How should Europe respond now its American ally has turned hostile? Making his celebrated return from exile in April 1917 to take up the reins of the Russian revolution, Vladimir Lenin caught a ferry to Sweden from Sassnitz, a small Baltic coastal town in north-east Germany, before taking the train to Finland station in Petrograd, the city that became Leningrad and is now St Petersburg.
Sassnitz’s moment in the historical spotlight was fleeting. Now, thanks to Donald Trump’s blundering buddies, it’s back there again. A trio of Republican senators – Ted Cruz, Tom Cotton and Ron Johnson – are threatening to wreak terrible punishment on Sassnitz, its elected officials and residents who make their living from the port. Luckily, Trump’s three stooges seem unaware of Sassnitz’s role in propelling the Bolshevik leader to power. Their beef concerns its present-day dealings with Russia and the almost-completed Nord Stream 2 Baltic pipeline project. The US has long opposed Nord Stream 2, arguing it will increase Europe’s dependence on Russia. Trump’s impulsive and counterproductive decision to remove U.S. troops from Germany.
The Pentagon has started to execute President Donald Trump’s order to withdraw one-third of the U.S. troops in Germany—reducing their numbers from 36,000 to 24,000.
Three things about this move are already clear. First, far from being “a major strategic and positive shift,” as Secretary of Defense Mark Esper characterized it at a news conference Wednesday, it is purely an outburst of Trump’s angst and revenge, aimed at German Chancellor Angela Merkel, for various slights against him. Second, the strategic shift it bodes would not be at all positive for the NATO alliance—and, contrary to Trump’s intentions, it would cost the United States more money. 'A chain of stupidity': the Skripal case and the decline of Russia's spy agencies. In 2011 I was in Libya reporting on the civil war.
Rebels backed by the US, the UK and France were advancing on the capital, Tripoli. The insurgents moved forward through bombed-out towns as Muammar Gaddafi’s forces retreated. Coastal cities in the west and east, oil refineries, Roman ruins and temples – all fell, one by one, as the regime lost ground. These were dangerous times. Ireland’s shock poll result was a vote against the success of globalisation. In 2011, in what seemed like a laying to rest of the mad ghosts of Anglo-Irish history, the Queen was cheered to the rafters in Dublin.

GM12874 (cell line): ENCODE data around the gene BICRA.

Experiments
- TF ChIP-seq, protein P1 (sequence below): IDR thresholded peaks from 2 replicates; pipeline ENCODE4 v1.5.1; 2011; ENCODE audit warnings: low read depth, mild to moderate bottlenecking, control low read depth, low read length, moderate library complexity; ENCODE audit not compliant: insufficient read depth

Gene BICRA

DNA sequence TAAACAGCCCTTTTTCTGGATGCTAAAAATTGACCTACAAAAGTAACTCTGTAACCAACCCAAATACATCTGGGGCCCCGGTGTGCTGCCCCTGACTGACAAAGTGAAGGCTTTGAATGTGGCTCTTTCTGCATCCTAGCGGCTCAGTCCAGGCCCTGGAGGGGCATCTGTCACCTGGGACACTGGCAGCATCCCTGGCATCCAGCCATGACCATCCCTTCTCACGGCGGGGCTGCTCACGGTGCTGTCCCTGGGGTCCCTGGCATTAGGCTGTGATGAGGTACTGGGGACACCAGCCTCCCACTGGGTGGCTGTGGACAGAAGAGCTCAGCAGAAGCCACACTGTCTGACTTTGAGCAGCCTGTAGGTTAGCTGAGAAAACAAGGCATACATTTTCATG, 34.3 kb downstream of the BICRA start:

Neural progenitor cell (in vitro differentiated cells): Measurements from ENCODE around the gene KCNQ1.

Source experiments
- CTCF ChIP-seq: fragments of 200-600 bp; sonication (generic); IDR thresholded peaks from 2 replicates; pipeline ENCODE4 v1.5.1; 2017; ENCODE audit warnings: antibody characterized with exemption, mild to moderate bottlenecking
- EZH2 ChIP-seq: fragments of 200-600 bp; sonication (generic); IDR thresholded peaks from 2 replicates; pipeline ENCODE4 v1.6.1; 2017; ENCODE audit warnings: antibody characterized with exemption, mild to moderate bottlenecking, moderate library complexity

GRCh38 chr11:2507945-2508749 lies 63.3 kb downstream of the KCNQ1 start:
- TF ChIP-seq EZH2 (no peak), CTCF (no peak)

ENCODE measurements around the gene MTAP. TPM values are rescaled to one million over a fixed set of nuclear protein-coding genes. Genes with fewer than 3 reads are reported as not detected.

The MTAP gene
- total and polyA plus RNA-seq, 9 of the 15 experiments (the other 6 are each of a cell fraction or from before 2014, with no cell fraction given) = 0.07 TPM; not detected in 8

But the building in which this celebration of amity took place had its own rather haunting presence. It was the spanking new Convention Centre, a glamorous, ultra-modern monument to the optimism of the Celtic Tiger years. By the time of the Queen’s visit, it looked out on a landscape of shattered dreams. From the top floor, you had a panoramic view of abandoned building sites on the other side of the Liffey, testaments to the folly that created a spectacular banking crisis, vicious austerity and deep disillusion with the political system that had brought such pain.
If you stand there now, what is most striking is not what you see but what you don’t see: those jagged gaps that less than a decade ago made Dublin’s docklands look like a mouthful of broken teeth. The Irish economy is overflowing again, this time on a wave of outside investment. How Macron discovered the soft power of the working class. “Progressive politics is doomed if it exists only to promote the interests of the middle classes,” French president Emmanuel Macron recently warned a large group of parliamentarians and ministers from his centrist La République En Marche (LREM) party and the Mouvement Démocrate (Modem).
In particular, he cited the issue of immigration. He said the subject “had to be faced” and explained that he saw an essential difference between the middle and working classes: the latter are in contact with immigration, the former are not. “We have no right to dodge this issue. The question is whether or not we want to be a middle-class party. The middle classes are not bothered by this [immigration]: it doesn’t impinge on them. But Macron’s epiphany didn’t stop there; he appeared to be changing his mind about how France is organised territorially. Flüchtlinge - Die EU hat zwei grobe Fehler gemacht. Das Flüchtlingsdrama im Mittelmeer kann nur noch durch einen Befreiungsschlag gelöst werden, der seinen Ausgang in Berlin hat.
Und zwar als Teil eines umfassenderen Plans. Kommentar von Thomas Kirchner Nach der schweren Krise 2015 hat die Europäische Union vieles richtig gemacht in der Asyl- und Migrationspolitik. Stärkung des Grenzschutzes, Aufnahme- und Registrierungszentren, Reformen bei den Asylprozeduren, Kooperation mit Herkunfts- und Transitstaaten, effizientere Abschiebungen, direkte Umsiedlungen aus den Krisengebieten, das Abkommen mit der Türkei und vieles mehr: Man kann über Details streiten, das meiste war nötig und sinnvoll. Zweierlei aber hat die EU grob falsch gemacht, und es sind diese Fehler, die zu den gegenwärtigen Problemen führen. Europa verhandelt auch mit Diktatoren - aber es gibt Grenzen des Zulässigen Das lässt sich mit dem Türkei-Abkommen illustrieren. Was aber Libyen betrifft, ist die Grenze des Zulässigen weit überschritten.
Das wäre so human wie praktikabel. Richard Swartz: die Einsamkeit der Osteuropäer in unseren Tage.